Hanukkah is an eight-day Jewish festival of lights. It commemorates the rededication of the Second Temple in Jerusalem during the Maccabean Revolt (167 – 160 BC). The miracle of Hanukkah is that a one-day supply of olive oil lasted for eight days.
Hanukkah is Hanukah is Chanukah
Hanukkah is also spelled “Hanukah” or “Chanukah.” The “cha” is pronounced “kha,” hence the various spellings.
The dates of Hanukkah vary with the Hebrew calendar. It is usually in December, but sometimes in late November. In 2023, Hanukkah is from sundown on Thursday, December 7 to sundown on Friday, December 15, 2023.
Hanukkah in New York City
Like most religious traditions, Hanukkah is mostly celebrated at home and in synagogue. But New York City has two public menorah lightings at Grand Army Plaza in Manhattan and in Brooklyn. Both claim to be the “world’s largest” menorah lightings. That’s fine. We have the two world’s largest menorah lightings.
The 2023 Central Park Menorah Lighting is at Grand Army Plaza in Central Park on Thursday, December 7, 2023 at 5:30pm and continues throughout Hanukkah (December 12 at 3:30pm, December 13 at 8:30pm). FREE. centralpark.com 🕎
The 2023 Prospect Park Menorah Lighting starts with a concert on Thursday, December 7, 2023 at 5pm, and continues at various times throughout Hanukkah. FREE. chabadparkslope.com 🕎
Brooklyn menorah lightings are usually at 6pm (Fridays 3:30pm, Saturdays 7:15pm, Sundays, 5pm).
The Story of Hanukkah
In the second century BCE, Jerusalem was ruled by the Seleucids, a Syrian-Greek dynasty. When the Seleucids tried to force the Jews to worship Greek Gods, a small group, led by Judah the Maccabee, revolted. They defeated one of the great armies of the time and reclaimed the Temple of Jerusalem.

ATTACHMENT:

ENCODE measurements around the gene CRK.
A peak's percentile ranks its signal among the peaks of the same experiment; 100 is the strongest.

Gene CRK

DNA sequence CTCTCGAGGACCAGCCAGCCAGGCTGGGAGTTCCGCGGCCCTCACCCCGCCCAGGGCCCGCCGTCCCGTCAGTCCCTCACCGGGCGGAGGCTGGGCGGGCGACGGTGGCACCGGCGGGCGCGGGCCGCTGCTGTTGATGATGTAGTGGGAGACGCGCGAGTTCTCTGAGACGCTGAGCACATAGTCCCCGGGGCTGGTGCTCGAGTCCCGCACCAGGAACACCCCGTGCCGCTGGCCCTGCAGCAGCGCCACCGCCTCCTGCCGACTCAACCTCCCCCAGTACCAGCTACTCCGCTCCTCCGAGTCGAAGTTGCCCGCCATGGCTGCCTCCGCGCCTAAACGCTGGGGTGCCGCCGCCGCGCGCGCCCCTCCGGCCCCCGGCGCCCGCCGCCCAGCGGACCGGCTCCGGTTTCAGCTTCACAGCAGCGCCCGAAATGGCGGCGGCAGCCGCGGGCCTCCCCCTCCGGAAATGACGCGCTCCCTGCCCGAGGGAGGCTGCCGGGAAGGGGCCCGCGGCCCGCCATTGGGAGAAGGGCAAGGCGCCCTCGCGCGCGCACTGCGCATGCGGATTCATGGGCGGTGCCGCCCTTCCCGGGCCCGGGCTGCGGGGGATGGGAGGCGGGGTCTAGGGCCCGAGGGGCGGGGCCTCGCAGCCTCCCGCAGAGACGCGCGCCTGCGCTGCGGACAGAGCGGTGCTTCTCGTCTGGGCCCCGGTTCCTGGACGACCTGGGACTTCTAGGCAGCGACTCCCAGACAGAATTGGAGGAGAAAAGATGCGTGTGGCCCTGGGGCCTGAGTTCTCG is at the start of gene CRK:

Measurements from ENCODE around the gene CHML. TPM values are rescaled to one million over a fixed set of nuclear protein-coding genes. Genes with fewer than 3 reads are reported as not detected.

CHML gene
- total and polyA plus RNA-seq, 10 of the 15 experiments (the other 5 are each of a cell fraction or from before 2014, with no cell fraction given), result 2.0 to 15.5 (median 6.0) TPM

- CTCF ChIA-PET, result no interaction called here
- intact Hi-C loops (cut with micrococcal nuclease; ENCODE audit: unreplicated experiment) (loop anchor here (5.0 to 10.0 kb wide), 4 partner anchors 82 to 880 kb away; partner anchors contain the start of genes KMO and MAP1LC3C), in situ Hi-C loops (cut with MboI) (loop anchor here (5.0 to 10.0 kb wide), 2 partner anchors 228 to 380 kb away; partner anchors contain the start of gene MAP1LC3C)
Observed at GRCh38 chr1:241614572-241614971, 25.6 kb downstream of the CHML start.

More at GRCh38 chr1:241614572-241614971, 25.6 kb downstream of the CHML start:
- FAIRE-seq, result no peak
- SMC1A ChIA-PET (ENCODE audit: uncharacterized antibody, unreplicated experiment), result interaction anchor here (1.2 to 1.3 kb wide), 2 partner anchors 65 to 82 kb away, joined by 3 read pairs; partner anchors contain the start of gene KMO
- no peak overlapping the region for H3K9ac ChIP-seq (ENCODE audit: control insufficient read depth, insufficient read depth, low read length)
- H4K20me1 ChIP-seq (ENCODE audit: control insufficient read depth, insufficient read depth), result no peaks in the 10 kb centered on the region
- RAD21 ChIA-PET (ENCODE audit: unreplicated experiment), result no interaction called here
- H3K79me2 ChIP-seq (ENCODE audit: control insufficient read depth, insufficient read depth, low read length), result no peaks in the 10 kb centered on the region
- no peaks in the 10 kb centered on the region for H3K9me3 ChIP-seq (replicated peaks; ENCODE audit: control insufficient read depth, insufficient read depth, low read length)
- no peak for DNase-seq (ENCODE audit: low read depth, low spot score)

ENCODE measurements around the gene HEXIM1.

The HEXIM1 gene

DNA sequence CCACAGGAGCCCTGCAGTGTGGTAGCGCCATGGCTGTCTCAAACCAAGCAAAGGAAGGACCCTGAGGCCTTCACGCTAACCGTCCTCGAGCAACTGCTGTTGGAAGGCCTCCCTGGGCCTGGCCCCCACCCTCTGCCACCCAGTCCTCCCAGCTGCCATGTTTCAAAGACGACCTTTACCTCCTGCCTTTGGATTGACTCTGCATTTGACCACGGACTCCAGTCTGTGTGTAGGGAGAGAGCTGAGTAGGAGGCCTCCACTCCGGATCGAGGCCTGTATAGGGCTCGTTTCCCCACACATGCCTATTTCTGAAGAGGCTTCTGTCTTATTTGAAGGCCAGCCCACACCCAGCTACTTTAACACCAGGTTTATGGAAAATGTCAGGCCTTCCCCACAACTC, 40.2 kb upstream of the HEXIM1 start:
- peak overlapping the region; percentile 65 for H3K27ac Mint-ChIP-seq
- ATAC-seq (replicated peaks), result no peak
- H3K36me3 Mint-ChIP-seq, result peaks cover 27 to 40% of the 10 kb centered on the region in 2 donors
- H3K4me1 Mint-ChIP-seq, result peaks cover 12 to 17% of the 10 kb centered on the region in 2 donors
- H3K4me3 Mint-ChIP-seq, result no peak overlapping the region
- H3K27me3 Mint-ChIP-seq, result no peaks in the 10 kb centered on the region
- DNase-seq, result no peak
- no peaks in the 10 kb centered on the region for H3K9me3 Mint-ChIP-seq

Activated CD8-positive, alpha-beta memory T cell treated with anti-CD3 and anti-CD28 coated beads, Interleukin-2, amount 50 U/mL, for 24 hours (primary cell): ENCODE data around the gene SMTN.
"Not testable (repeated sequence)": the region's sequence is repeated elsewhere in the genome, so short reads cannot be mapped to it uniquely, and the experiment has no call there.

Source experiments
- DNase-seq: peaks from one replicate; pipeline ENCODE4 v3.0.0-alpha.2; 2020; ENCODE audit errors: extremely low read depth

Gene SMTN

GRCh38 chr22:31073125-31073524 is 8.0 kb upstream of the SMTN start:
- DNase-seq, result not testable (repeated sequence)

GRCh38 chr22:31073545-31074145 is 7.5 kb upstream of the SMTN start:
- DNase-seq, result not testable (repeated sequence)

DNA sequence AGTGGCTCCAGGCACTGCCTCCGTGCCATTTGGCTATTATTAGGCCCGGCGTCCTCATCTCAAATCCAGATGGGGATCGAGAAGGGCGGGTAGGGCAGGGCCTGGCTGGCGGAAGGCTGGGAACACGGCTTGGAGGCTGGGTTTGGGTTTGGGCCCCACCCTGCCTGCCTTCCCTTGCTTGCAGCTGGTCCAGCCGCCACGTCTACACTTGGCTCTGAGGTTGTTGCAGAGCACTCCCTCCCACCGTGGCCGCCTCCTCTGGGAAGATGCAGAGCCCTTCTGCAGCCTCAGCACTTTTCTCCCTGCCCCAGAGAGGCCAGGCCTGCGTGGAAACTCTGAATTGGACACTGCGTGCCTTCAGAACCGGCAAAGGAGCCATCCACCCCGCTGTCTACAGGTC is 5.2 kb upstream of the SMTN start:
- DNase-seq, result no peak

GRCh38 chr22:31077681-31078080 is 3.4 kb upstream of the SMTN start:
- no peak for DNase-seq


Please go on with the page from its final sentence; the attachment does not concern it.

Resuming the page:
When they went to light the Temple menorah, they found only one good jar of olive oil. The Greeks had ruined the rest. They lit the menorah anyway and began preparing new oil. Miraculously, that one-day supply lasted for eight days until a supply of new oil could be prepared.
The special Hanukkah Menorah holds nine candles. We use the center candle, the shamash (attendant), to light the others.
On the first night we light one candle. Each night we light another until all eight candles are lit. Each night we recite special blessings, sing songs, and eat fried food such as latkes with applesauce or sour cream and jelly donuts to remember the miracle of the oil. Yum!
Children play with the dreidel. It is a spinning top with four Hebrew letters on it. Children can win small gifts depending on which letter lands up when the spinning stops.
We give Hanukkah Gelt (chocolate money) to children. It’s an old tradition with multiple levels of meaning.
Hanukkah is a unique Jewish tradition in that we show our menorahs publicly. It’s easy to trivialize Hanukkah the way Christmas has been trivialized, but it is a family and communal time of sharing and teaching who we are to the next generations.
However you celebrate, Hanukkah Sameach! (Happy Hanukkah!)